Twitter is an incredibly useful tool when you know how it works. The collation of the right accounts can create truly valuable personal newsfeeds and, if it’s data science you want to know more about, then these tweeters should get you started.
Featuring a collection of companies covering everything from data visualisation to nature and general science, we should have you covered.
Tableau Software (@tableau)
Tableau Software is a company making big waves in the data visuaisation sphere. Breaking onto the scene a couple of years back, expansion has brought the Seattle company across the Atlantic.
It entered Ireland in 2014 before a major jobs announcement a few weeks ago, with the company aiming to triple its Irish workforce to 120.
In an environment of ever-growing corporate resources and greater scope to absorb mounds and mounds of consumer data, working out how to make sense of all the numbers is hard. Tableau, it seems, can sort that out.
Times are so good at Tableau, in fact, that it has even started to expand through acquisitions, snapping up Montreal-based Infoactive, an infographic web app start-up, in August.
— Tableau Software (@tableau) September 28, 2015
Nathan Yau (@flowingdata)
When it comes to data visualisation, many people think of bar charts and graphs, which can sound simple. But, sometimes, simple can be beautiful.
FlowingData is a resource well worth monitoring, especially if clever portrayals of datasets is your bag.
Set up by Nathan Yau, FlowingData explores how statisticians, designers, data scientists and others use analysis, visualisation and exploration to understand data and ourselves.
Yau has now penned a few books on the topic, with his online service a must.
— Nathan Yau (@flowingdata) September 9, 2015
Guardian Data (@Guardiandata)
One of the best news sources in general, The Guardian’s online arm is incredibly impressive.
Given the scope a broad news outlet enjoys, often the UK publication touches on areas almost entirely reliant on reams of data.
Thankfully, it has created a specific, tailored Twitter feed to keep you up to date on when and where it has posted pieces in this field.
Angela Merkel: 10 years in 10 charts http://t.co/rJxLKSPBPs
— Guardian Data (@GuardianData) September 18, 2015
Twitter Data (@TwitterData)
As a nod to the premise of this article, lets look at Twitter, a place where many get most of their information, or at least where many get leads towards most of their information.
Twitter decided a while ago it may as well share with its audience, creating this account to throw up occasional gems like viral support for worldwide topics such as #IstandWithAhmed.
Delving into anything from Twitter’s own performance, to sports and entertainment, this is a mixed bag worth considering.
— Twitter Data (@TwitterData) September 16, 2015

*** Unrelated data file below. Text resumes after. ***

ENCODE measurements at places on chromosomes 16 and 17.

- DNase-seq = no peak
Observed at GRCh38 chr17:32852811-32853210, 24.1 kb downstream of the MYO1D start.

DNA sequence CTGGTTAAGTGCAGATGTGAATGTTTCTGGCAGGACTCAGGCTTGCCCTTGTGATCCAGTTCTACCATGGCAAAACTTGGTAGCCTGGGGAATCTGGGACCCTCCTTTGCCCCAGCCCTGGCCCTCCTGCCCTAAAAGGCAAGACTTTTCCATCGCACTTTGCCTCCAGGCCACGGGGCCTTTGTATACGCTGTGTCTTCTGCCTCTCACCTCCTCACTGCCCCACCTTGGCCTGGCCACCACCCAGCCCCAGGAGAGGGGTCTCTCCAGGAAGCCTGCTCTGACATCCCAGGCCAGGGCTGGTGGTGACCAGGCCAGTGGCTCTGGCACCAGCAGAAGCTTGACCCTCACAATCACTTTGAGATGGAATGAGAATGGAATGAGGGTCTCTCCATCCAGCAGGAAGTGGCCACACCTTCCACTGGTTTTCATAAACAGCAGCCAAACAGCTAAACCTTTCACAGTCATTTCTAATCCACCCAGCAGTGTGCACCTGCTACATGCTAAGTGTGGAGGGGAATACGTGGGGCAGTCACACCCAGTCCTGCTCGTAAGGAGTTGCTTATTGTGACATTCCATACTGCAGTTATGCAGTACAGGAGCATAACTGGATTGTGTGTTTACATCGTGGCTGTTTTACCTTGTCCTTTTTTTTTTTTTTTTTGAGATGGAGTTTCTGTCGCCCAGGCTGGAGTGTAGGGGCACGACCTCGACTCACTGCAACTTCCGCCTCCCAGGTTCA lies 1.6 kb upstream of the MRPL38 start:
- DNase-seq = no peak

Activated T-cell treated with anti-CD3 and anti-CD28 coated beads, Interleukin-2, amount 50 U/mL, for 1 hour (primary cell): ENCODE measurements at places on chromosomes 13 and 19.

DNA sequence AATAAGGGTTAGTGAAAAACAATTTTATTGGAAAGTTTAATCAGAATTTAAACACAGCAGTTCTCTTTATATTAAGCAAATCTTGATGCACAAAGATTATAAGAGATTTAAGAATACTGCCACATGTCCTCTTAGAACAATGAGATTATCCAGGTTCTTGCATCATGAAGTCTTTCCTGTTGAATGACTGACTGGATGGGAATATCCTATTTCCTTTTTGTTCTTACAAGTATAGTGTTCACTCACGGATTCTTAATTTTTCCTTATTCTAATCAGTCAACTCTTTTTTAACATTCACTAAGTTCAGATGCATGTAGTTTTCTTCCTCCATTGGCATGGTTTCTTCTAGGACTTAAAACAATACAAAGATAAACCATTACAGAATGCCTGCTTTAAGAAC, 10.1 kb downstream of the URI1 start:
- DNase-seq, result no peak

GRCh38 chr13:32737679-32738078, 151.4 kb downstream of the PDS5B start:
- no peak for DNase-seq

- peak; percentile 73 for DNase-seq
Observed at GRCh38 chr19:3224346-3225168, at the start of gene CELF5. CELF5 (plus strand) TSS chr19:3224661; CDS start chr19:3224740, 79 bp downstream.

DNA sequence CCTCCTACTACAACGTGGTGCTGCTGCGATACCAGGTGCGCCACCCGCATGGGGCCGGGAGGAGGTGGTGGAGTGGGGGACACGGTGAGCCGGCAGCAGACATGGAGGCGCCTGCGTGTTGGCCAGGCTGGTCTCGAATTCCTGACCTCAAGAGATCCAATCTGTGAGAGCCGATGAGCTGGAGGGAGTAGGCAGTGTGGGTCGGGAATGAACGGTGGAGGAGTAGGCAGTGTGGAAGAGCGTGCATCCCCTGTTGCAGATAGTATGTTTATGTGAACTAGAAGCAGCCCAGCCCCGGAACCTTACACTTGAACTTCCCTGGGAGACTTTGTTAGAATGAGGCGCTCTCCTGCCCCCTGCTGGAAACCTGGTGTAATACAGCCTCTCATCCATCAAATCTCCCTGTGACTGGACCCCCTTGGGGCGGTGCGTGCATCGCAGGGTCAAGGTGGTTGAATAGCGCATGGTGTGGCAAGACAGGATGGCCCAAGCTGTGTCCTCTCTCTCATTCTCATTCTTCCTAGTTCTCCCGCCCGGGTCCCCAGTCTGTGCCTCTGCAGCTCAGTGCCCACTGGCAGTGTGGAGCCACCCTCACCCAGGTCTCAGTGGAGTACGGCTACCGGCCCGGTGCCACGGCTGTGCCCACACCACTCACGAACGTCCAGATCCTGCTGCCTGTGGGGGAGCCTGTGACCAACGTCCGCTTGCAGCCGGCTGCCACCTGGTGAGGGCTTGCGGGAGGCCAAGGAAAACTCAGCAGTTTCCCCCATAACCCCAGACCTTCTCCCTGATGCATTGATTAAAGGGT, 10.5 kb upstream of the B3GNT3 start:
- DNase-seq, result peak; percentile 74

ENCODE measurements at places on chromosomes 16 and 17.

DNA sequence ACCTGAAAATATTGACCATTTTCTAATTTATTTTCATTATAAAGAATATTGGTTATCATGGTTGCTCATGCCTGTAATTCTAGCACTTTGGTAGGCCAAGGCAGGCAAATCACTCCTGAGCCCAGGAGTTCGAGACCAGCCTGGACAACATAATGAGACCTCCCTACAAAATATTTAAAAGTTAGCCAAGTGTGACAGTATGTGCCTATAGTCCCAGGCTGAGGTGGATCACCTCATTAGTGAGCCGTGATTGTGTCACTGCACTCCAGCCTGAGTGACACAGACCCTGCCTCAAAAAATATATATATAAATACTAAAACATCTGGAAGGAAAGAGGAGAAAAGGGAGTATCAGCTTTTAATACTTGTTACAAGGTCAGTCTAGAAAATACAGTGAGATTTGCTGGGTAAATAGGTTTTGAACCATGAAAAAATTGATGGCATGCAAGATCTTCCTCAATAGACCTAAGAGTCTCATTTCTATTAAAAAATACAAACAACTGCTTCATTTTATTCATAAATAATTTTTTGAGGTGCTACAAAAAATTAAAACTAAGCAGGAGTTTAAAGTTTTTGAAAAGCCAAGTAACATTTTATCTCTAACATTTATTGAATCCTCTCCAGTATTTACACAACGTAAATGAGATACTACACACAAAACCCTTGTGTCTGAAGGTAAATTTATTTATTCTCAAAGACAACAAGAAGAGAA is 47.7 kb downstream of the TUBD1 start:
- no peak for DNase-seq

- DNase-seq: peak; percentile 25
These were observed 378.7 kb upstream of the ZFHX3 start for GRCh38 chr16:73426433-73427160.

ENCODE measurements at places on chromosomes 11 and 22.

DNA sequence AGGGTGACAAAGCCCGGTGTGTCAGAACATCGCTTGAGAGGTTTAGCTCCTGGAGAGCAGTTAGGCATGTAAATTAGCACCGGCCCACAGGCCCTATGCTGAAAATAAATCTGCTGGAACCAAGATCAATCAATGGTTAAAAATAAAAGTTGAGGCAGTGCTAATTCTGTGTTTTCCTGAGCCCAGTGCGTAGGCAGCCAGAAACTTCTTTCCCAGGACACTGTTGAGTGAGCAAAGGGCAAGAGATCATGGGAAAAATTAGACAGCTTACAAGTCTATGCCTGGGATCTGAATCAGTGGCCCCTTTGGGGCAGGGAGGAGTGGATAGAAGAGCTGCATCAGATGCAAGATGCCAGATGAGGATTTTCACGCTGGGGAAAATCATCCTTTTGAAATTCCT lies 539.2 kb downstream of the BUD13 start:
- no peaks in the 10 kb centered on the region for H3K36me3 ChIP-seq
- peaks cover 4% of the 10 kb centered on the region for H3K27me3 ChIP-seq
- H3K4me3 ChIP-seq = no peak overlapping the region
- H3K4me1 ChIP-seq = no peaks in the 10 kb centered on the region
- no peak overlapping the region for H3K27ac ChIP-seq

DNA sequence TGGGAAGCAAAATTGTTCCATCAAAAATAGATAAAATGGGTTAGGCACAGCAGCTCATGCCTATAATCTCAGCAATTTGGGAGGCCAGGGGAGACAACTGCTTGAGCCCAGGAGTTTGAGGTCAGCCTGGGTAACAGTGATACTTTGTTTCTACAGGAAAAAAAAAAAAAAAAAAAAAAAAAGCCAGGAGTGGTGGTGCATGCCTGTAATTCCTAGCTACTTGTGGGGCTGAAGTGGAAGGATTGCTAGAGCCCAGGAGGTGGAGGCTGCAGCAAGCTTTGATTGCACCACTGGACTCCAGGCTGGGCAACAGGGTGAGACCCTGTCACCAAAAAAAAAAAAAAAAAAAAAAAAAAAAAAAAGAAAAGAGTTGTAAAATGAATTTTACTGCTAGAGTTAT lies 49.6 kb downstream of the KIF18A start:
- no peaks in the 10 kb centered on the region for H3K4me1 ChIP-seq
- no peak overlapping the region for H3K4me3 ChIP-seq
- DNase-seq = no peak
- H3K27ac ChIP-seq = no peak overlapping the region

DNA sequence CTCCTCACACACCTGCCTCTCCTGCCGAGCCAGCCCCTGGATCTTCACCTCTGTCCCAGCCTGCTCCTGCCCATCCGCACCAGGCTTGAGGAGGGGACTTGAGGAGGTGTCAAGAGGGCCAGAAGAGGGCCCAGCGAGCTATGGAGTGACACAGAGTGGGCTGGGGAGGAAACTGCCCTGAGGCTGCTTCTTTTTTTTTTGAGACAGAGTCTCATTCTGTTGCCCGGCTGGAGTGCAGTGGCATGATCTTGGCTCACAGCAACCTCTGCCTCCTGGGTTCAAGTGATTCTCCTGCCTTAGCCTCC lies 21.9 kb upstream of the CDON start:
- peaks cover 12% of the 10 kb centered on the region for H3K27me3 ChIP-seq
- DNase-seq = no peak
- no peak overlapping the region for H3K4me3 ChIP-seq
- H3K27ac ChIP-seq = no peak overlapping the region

NASA Data Science (@NASAdata)
It’s pretty hard to comprehend just how much data sets NASA both produces and acquires for its work across almost every scientific field. What do you do with all that information?
Well, when you are funded by the US government, and operated by thousands and thousands of scientists brought up in a sharing environment, you let it loose.
Taking this year’s space exploration achievements as just one area of NASA’s interest, @NASAData provides an avenue (admittedly just one of the agency’s varied options) for followers to understand what it its researchers are working with.
This tweet is a fine example of it doing just that.
Putting NASA Earth Data to Work http://t.co/fanitl8oeA
— NASA Data Science (@NASAdata) September 26, 2015
National Geographic (@NatGeo)
Okay, this was a prerequisite to me compiling this list. National Geographic‘s work, at its core, relies on the most basic premise of data science – logging notes, jotting down counts, dates, events, weather, light, heat, sightings etc.
From those basic tenets you get to major meterological understanding, animal conservation and environmental awareness.
One of the more active tweeters on this list, @NatGeo can provide you with anything from nature pictures to analytical research, videos to stats, articles to charts.
“Since 1888, we’ve travelled the Earth, sharing its amazing stories with new generations,” says National Geographic. It’s never been easier to share than now.
— National Geographic (@NatGeo) September 20, 2015
Data Visualisation (@data_starship)
If you would rather not add too many accounts to your followers’ list, then a compiler will probably suffice. There are quite a few options out there, with Data Science RR probably the most comprehensive of the lot, but we’ll plump for Data Starship.
This account throws up random stories relating to data, often focused on cartography, so as a starter pack it’s not the worst choice.
For example, it gives you a second chance to catch a ‘Popes around the world’ visualisation, and there can never be too many of those.
Popes Around the World — http://t.co/DJzjCQknBa
— Data Visualisation (@data_starship) September 26, 2015
Main image via Shutterstock
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